Cocaine use and abstinence induce long-term synaptic alterations in the excitatory input to nucleus accumbens (NAc) medium spiny neurons (MSNs). The NAc regulates reward-related behaviors through two parallel projections to the ventral pallidum (VP)—originating in D1 or D2-expressing MSNs (D1-MSNs→VP; D2-MSNs→VP). The activity of these projections depends on their excitatory synaptic inputs, but it is not known whether and how abstinence from cocaine affects the excitatory transmission to D1-MSNs→VP and D2-MSNs→VP. Here we examined different forms of cocaine-induced synaptic plasticity in the inputs from the basolateral amygdala (BLA) and medial prefrontal cortex (mPFC) to NAc D1-MSNs→VP and putative D2-MSNs→VP (pD2-MSNs→VP) in the core and shell subcompartments of the NAc. We used the whole-cell patch-clamp technique to record excitatory postsynaptic currents from D1-tdTomato mice injected with ChR2 in either the BLA or the mPFC and retrograde tracer (RetroBeads) in the VP. We found that cocaine conditioned place preference (CPP) followed by abstinence potentiated the excitatory input from the BLA and mPFC to both D1-MSNs→VP and pD2-MSNs→VP. Interestingly, while the strengthening of the inputs to D1-MSNs→VP was of postsynaptic origin and manifested as increased AMPA to NMDA ratio, in pD2-MSNs→VP plasticity was predominantly presynaptic and was detected as changes in the paired-pulse ratio and coefficient of variation. Lastly, some of the changes were sex-specific. Overall our data show that abstinence from cocaine changes the excitatory inputs to both D1-MSNs→VP and pD2-MSNs→VP but with different mechanisms. This may help understand how circuits converging into the VP change after cocaine exposure.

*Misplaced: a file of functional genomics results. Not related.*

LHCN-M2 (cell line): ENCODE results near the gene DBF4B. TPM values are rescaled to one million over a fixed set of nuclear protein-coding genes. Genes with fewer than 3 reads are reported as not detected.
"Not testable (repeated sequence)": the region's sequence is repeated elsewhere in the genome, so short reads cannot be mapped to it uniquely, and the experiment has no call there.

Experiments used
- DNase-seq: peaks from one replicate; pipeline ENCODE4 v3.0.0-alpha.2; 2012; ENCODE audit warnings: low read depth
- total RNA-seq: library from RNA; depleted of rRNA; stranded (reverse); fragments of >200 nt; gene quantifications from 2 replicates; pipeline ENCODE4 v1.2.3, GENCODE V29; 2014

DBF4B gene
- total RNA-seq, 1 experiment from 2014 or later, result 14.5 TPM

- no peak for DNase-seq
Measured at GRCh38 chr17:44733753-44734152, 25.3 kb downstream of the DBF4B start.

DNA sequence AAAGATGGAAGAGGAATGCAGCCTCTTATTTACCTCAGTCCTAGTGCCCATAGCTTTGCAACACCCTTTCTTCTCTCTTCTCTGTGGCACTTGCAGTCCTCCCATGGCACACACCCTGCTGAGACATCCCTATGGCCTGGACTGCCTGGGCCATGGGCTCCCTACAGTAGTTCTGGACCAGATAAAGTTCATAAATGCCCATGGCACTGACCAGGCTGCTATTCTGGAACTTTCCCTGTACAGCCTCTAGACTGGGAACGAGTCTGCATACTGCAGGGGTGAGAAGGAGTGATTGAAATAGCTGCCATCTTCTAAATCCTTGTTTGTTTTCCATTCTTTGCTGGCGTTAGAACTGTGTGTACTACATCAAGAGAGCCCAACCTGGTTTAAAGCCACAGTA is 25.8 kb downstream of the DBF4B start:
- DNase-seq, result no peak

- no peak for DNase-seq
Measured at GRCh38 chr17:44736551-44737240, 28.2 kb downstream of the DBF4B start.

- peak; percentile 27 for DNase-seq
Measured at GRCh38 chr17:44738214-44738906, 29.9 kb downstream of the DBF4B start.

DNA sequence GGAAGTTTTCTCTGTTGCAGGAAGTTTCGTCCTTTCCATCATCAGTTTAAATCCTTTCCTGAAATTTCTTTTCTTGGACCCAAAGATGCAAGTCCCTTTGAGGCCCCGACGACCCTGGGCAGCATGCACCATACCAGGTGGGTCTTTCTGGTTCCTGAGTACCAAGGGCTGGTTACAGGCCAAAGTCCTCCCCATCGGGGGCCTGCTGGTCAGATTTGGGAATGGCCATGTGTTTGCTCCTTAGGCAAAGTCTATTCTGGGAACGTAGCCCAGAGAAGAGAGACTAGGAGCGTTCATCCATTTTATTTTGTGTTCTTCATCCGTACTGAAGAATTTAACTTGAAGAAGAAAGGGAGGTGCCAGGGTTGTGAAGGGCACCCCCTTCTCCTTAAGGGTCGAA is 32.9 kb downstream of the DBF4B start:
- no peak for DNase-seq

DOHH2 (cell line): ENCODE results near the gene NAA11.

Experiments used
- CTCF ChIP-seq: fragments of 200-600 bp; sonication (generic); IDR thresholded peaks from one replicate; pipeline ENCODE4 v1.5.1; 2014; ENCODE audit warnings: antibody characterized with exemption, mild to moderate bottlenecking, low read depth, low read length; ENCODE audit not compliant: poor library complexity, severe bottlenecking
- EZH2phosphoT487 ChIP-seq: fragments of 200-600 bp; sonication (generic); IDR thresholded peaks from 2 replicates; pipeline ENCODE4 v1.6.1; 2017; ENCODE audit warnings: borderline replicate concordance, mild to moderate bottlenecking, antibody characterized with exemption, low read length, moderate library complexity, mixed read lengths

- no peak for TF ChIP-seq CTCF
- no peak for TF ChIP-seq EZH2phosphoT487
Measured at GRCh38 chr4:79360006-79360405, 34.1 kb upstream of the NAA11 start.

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© 2022, The Author(s), under exclusive licence to American College of Neuropsychopharmacology.